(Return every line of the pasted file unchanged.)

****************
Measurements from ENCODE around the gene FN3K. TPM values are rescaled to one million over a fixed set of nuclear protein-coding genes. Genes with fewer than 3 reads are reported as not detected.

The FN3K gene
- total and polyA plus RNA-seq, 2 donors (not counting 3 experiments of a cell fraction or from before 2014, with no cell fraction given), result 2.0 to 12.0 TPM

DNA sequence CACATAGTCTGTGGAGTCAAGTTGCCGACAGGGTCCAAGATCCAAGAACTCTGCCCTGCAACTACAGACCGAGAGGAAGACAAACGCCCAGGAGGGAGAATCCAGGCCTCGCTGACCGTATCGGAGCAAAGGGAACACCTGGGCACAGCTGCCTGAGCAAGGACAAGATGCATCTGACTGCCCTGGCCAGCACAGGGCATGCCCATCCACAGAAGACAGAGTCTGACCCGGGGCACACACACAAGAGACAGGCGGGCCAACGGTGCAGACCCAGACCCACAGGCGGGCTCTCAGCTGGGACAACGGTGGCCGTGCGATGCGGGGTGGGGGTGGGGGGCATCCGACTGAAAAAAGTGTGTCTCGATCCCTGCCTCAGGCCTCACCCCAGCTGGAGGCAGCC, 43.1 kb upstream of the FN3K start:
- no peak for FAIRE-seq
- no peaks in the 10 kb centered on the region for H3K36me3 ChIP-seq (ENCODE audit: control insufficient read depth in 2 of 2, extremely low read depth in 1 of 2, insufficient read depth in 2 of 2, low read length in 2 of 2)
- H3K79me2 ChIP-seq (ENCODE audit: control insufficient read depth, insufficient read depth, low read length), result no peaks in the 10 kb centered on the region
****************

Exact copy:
Measurements from ENCODE around the gene FN3K. TPM values are rescaled to one million over a fixed set of nuclear protein-coding genes. Genes with fewer than 3 reads are reported as not detected.

The FN3K gene
- total and polyA plus RNA-seq, 2 donors (not counting 3 experiments of a cell fraction or from before 2014, with no cell fraction given), result 2.0 to 12.0 TPM

DNA sequence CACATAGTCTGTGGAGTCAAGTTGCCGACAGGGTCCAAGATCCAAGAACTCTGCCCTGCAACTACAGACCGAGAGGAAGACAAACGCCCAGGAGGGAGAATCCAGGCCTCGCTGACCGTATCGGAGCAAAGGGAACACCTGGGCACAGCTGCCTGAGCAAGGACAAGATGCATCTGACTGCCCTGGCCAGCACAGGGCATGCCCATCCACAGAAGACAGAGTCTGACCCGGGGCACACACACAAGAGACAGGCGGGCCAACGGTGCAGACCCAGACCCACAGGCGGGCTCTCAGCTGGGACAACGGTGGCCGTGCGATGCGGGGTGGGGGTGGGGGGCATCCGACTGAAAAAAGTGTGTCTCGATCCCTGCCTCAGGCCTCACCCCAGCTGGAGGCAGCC, 43.1 kb upstream of the FN3K start:
- no peak for FAIRE-seq
- no peaks in the 10 kb centered on the region for H3K36me3 ChIP-seq (ENCODE audit: control insufficient read depth in 2 of 2, extremely low read depth in 1 of 2, insufficient read depth in 2 of 2, low read length in 2 of 2)
- H3K79me2 ChIP-seq (ENCODE audit: control insufficient read depth, insufficient read depth, low read length), result no peaks in the 10 kb centered on the region